Once upon a time, Hollywood didn’t have explicitly gay characters, much less gay movies. Homosexuality was encoded in wardrobe and set design and viewers had to memorize a thick visual lexicon of satin smoking jackets and Oriental decors and characters named “Clarence” and “Raymond” to even detect it.
Nowadays there’s no cover-up. Gay or presumably gay characters are commonplace, although most still function as a sort of set dressing: their main job is to supply acerbic wit and impeccable taste in fashion and design, to be flamboyant and campy and ultimately asexual instead of homosexual. My personal favorite character of this ilk is Dave Foley’s Troy in Blast from the Past.
The theme of this video grab-bag is “gay movies for straight people,” and I’ll be the first to admit I’m not entirely sure what that means. Reassurance, perhaps: proof for some that they countenance homosexuality in movie form, as long as it stays on the “Will & Grace” side of things. One could also compile a 10-volume encyclopedia just on gay subtext, from Goose and Maverick in Top Gun to Frodo and Sam in The Lord of the Rings, and another exhaustive exegesis on camp, so I’ll just stick to a highly subjective list of favorite little gay tinglings and question marks.
The Celluloid Closet (1995)
A good place to start for anyone seriously interested in the evolution of LGBTI themes and characters in Hollywood movies. Narrated by Lily Tomlin, this documentary features insights from Gore Vidal, Tom Hanks, Susie Bright and Tony Curtis on landmark movies like Spartacus and Some Like It Hot, as well as more esoteric specimens like The Warriors and, um, Teen Wolf.
Can’t Stop the Music (1980)
Worth renting just to see former Olympian Bruce Jenner buddy up to the Village People in tank top and short-shorts, but the “YMCA” number set in the men’s gymnasium is completely beyond description.
The Adventures of Priscilla, Queen of the Desert (1994)
This Australian sleeper officially gayified one of my favorite bands, ABBA, and I’m cool with that. An American knockoff, To Wong Foo Thanks for Everything! Julie Newmar, followed in 1995, but not only did it have one of the most unwelcome titles ever, its producers kept a safely parodic distance from the subject by casting manly men Wesley Snipes and Patrick Swayze.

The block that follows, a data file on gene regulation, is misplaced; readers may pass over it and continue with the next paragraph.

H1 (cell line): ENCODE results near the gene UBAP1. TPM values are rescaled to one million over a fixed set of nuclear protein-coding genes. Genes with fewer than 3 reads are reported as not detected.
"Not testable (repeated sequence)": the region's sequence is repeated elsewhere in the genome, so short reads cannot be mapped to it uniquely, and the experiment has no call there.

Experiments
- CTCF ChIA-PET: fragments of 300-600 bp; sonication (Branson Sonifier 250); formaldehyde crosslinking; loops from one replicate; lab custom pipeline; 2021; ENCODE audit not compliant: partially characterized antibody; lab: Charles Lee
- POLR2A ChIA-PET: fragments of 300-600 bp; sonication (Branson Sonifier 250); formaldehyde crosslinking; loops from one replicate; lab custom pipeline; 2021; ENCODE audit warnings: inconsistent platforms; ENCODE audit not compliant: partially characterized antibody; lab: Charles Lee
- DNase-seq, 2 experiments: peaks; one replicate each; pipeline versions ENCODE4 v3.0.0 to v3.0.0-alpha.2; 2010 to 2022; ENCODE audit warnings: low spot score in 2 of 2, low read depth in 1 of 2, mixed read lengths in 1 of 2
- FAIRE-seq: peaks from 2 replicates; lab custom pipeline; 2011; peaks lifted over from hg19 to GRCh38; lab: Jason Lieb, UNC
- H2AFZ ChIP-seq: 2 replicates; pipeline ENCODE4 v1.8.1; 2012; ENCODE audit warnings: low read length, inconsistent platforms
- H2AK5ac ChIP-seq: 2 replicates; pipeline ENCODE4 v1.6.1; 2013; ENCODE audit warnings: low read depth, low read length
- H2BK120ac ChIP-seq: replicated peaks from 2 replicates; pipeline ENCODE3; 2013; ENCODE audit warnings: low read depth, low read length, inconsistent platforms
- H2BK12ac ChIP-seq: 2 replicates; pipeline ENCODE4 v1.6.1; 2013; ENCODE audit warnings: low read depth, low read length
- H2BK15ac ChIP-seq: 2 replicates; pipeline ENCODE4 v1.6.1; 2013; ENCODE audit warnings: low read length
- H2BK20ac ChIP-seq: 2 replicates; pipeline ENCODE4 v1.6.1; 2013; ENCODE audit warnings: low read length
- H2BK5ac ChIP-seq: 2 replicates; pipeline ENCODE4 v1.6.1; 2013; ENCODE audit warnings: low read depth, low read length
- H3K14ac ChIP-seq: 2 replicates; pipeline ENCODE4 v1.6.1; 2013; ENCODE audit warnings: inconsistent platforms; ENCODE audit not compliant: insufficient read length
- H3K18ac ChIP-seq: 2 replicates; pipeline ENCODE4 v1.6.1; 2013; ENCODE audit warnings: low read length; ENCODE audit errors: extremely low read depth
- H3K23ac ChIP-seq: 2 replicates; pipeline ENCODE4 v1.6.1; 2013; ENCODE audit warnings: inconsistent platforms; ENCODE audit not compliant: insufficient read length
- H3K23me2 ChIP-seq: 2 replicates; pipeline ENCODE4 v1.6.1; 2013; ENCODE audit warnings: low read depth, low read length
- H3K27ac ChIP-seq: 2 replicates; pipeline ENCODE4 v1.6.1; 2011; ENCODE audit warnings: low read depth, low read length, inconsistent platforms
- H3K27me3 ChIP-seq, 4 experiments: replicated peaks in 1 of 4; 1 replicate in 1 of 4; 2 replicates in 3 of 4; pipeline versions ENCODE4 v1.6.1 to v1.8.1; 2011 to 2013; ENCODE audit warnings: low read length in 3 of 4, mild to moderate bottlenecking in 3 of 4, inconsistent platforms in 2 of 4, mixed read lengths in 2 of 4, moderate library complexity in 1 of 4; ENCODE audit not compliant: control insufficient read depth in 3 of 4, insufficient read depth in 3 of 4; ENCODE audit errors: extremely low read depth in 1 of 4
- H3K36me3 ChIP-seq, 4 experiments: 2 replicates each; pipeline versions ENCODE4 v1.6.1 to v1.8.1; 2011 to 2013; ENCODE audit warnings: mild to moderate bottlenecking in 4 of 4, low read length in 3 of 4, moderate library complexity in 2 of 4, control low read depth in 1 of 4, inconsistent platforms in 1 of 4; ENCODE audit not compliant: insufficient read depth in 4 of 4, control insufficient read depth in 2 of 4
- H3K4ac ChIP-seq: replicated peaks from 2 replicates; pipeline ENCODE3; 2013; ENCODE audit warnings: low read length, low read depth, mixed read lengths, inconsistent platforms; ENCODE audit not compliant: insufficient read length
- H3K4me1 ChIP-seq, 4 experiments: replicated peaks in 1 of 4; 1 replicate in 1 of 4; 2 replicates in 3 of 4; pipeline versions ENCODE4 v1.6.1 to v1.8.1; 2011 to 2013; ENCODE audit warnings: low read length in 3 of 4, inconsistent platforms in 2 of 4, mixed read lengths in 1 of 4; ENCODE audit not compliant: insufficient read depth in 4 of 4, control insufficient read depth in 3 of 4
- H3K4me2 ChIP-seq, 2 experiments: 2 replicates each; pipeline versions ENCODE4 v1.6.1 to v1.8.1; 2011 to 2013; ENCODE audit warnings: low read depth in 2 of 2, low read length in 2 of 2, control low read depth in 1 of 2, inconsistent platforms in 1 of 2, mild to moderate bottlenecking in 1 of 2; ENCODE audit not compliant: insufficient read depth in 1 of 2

“Batman” (120 episodes, 1966-68)
Speaking of Julie Newmar, what does a curvaceous babe in a skintight cat-suit have to do to get Adam West into the sack? She all but waves her cat-panties in his face, but he begs off with the excuse that a monogamous relationship could only interfere with his crime-fighting. Plus he needs to get back to stately Wayne Manor in time to tuck in his boy ward, Robin, with a tall glass of milk.
The Hunger (1983)
The short answer, here, is that you really can’t go wrong with lesbian vampires.
The Blues Brothers (1980)
The “Illinois Nazis” get their just desserts, but what does it say about the writers’ view of homosexuality that one of those Nazis can only confess his true feelings in a car plummeting to earth from a mile in the sky?
The Birdcage (1996)
A remake of the 1978 French movie La Cage aux folles directed by Mike Nichols and starring Robin Williams, and perhaps the ultimate gay movie for straight people. Not daring or groundbreaking, just pleased with itself and its reassuring stereotypes. I rate Nathan Lane’s celebrated performance as one of the most annoying ever, by anyone. See also In & Out (1997), starring Kevin Kline, another artifact of Hollywood’s calculating mid-’90s gay fever.
Hey, Happy! (2001)
The movie mainstream is at least another 20 years away from being ready for Noam Gonick. Son of a Marxist professor, his directing debut, the 8-minute short 1919 (1997), fogs the Winnipeg General Strike of that year—the biggest civil disturbance in Canadian history—with a delirious amount of gay bathhouse steam. The feature-length Hey Happy! is Gonick’s take on Y2K hysteria, in which DJ Sabu’s quest to have sex with 2,000 boys culminates with Happy, a paranoid ufologist pregnant with the aliens’ love child, and a biblical flood that cleanses the earth of rave music.
Sissy Boy Slap Party (2004)
One of the bonus features on the DVD of The Saddest Music in the World (2003) is director Guy Maddin’s remake of his own 1995 short, Sissy Boy Slap Party. It’s exactly what it claims to be: five minutes of shirtless beefcakes slapping each other senseless. The real “must-see” on this list.